Microsoft is slotted to release Windows 10 this summer— July 29th. Many people are skeptical of their ambition to create an OS that will function seamlessly across all platforms and devices, especially due to the criticism they received over Windows 8 and Windows 8.1. Microsoft tried to deliver 8 and 8.1 in the same fashion, and I think it’s safe to say that they weren’t exactly successful. The OS itself was laid out very nicely, but is without a doubt optimized for touch devices; trying to navigate the tiles on a non-touch device or even trying to figure out how to shut the device down proved to be a frustrating task (even I’m guilty of not being able to find the darn button!) So what makes Windows 10 different? Read on to find out.
First, you might ask, “Where’s Windows 9? Why go from 8 to 10?” I like to think the move denotes a fresh start, just as OS X was a breath of fresh air for the Mac. Microsoft is striving to find the “right balance between familiarity and productivity,” according to Joe Belfiore, Corporate VP of Microsoft’s Operating Systems Group. Another thing worth mentioning is that Windows 10 will be a free upgrade for Windows 7 and 8.1 users for a year. There are plenty exciting aspects of Windows 10, but the one that might catch your eye is Cortana and her capabilities to be more or less a virtual personal assistant. That’s right—move over, Siri, you have competition!
It is fascinating to watch Cortana transform from being a character in one of the most epic, legendary video games of all time, Halo, into one of the most useful tools to grace the business world. She is multifaceted; she comes with voice recognition, can perform simple tasks, and answer questions, and that’s not all. With the capability to learn through Microsoft’s search engine Bing as well as cloud-run machine learning algorithms, Cortana can constantly improve and absorb a plethora of information, and it all benefits the end user.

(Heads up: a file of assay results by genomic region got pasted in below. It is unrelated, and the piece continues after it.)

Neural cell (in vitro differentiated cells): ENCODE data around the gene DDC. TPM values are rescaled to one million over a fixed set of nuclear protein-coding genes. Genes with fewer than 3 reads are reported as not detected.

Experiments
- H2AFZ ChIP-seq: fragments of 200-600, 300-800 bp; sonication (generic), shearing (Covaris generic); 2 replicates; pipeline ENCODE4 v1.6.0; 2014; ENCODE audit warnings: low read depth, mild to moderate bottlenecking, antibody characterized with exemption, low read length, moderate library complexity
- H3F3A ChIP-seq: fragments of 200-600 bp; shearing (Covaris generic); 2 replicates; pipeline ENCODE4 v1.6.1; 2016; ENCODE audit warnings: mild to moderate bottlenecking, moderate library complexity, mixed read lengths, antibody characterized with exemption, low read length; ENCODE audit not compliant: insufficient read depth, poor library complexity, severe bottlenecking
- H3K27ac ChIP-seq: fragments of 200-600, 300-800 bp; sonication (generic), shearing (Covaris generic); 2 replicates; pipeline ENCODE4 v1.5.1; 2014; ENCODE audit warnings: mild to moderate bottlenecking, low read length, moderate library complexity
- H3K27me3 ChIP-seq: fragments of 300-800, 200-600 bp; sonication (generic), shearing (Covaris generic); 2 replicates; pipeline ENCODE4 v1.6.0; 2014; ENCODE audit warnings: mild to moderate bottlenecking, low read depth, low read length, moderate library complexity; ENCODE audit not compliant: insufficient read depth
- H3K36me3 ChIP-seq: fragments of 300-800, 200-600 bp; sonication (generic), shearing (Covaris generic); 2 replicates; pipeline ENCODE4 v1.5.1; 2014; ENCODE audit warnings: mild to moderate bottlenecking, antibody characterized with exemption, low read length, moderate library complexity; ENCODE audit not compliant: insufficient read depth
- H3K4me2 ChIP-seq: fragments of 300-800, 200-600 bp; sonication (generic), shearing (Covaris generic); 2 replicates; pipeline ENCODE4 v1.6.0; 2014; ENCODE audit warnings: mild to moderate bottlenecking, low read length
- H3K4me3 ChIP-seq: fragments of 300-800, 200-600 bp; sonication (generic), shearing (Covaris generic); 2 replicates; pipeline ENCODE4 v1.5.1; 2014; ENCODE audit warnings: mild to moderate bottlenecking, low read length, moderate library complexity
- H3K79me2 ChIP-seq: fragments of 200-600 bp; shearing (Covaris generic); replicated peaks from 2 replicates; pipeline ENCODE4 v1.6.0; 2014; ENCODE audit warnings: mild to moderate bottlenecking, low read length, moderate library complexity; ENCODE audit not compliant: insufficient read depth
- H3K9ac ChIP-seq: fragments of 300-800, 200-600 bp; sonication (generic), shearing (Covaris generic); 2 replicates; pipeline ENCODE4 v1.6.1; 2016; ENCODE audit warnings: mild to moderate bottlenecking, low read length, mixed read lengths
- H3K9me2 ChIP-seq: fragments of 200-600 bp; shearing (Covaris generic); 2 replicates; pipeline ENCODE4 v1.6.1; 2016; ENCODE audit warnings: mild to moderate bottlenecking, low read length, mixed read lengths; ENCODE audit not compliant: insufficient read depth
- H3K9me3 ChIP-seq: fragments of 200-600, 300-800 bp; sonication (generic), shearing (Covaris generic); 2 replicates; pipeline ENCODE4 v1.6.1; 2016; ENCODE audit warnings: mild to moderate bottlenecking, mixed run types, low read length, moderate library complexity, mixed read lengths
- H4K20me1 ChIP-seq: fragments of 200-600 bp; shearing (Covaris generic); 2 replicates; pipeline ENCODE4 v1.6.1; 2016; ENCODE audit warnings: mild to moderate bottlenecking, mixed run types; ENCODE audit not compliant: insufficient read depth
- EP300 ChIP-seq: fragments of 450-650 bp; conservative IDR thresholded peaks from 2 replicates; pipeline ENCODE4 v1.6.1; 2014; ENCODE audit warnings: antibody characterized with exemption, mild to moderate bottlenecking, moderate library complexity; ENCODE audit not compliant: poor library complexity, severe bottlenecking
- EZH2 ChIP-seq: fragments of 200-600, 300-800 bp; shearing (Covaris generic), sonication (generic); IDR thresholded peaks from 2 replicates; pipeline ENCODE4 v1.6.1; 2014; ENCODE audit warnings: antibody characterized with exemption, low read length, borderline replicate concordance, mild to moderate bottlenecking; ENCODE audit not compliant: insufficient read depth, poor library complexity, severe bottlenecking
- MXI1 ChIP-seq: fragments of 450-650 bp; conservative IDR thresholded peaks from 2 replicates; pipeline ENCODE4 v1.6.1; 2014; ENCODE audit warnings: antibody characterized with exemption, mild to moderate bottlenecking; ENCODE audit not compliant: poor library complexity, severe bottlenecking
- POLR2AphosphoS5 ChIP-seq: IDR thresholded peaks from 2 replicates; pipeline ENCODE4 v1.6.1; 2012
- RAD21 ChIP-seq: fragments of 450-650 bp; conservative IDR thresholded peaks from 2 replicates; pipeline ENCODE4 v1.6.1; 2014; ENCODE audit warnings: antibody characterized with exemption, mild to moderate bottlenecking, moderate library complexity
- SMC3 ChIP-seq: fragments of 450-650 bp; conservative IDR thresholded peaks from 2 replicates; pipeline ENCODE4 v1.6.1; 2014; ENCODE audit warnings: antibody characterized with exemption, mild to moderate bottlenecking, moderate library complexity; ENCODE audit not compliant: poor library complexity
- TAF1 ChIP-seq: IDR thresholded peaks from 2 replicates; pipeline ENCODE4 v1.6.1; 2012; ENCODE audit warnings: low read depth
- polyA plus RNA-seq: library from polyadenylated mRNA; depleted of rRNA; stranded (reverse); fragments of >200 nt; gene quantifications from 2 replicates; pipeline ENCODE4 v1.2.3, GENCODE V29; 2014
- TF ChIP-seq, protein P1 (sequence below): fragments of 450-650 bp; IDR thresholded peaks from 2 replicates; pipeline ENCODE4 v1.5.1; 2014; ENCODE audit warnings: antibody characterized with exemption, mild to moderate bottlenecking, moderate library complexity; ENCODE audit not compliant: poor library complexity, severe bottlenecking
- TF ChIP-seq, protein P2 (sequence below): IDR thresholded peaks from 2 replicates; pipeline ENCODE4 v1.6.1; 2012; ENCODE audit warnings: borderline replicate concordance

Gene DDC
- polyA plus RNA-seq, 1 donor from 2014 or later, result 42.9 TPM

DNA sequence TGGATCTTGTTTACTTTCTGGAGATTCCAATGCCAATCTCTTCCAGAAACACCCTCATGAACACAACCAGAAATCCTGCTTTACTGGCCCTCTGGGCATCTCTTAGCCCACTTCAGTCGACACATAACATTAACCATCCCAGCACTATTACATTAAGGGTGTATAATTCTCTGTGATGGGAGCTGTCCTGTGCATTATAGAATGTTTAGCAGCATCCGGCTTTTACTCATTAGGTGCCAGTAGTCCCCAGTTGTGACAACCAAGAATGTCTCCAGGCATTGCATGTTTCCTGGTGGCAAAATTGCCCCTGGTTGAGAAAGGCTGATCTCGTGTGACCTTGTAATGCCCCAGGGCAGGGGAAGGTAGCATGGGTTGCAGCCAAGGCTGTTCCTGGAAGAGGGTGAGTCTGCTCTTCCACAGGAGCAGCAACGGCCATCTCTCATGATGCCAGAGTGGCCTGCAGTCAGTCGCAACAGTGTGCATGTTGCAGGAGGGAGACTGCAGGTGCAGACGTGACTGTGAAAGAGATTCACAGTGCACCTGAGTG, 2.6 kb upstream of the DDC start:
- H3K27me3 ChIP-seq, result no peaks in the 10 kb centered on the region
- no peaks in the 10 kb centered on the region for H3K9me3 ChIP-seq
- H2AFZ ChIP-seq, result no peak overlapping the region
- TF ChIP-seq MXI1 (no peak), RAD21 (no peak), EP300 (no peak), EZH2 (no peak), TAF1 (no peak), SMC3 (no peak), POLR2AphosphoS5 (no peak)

I recently read an article by Joab Jackson, U.S. Correspondent, IDG News Service, where he detailed his experience in watching a demonstration of Cortana and her capabilities.
“Cortana can be used to help IT departments answer frequently-asked support questions from employees. The user asked how to project his computer’s screen in another display, and Cortana answered right away.”
This, for obvious reasons, would be helpful to countless technologically challenged people, and eliminate whatever particular process one would have to go about to find a solution to their issue. It cuts out the middle man and helps the end user maximize their time and increase their productivity.
Now, let’s dig a little deeper. Sure, it’s cool that Cortana can be of assistance when it comes to simple tasks. But what about actually contributing to analyzing data? What about directly accessing, parsing through it, and coming to some logical conclusion? Turns out she can do that, too.
An example of this would be from the Build Conference that took place in April:
“Microsoft compiled the Ignite attendee data in the PowerBI tool, an extension of Excel. From the start screen, Belfiore asked Cortana to use PowerBI to find out how many attendees had registered for the conference. It answered 20,000, the figure at the time the data was compiled. Cortana also grouped the number of attendees by country and by industry. Attendees were asked how many computers their company has. Cortana sliced the data by vertical industry and determined that, on average, defense companies have the most computers.”
Obviously, the Cortana component to Windows 10 is pretty remarkable. This is a tool that could truly alter the average day in the life of business workers. The beautiful thing is, Cortana is everything you want her to be. Simple or complex, she can handle it all. Just need to ask a quick IT question? You’ll get your answer in a snap. Need to evaluate statistics from last quarter and break them down into different categories? Cortana’s got your back. This is just one of the many mechanisms that will be deployed within the Windows 10 OS, so I would be willing to bet a few bucks that Microsoft quite possibly got it right this time. As much as I am excited for Cortana, I need to make sure I keep up the good work—with everything she has to offer, she may very well put me out of a job!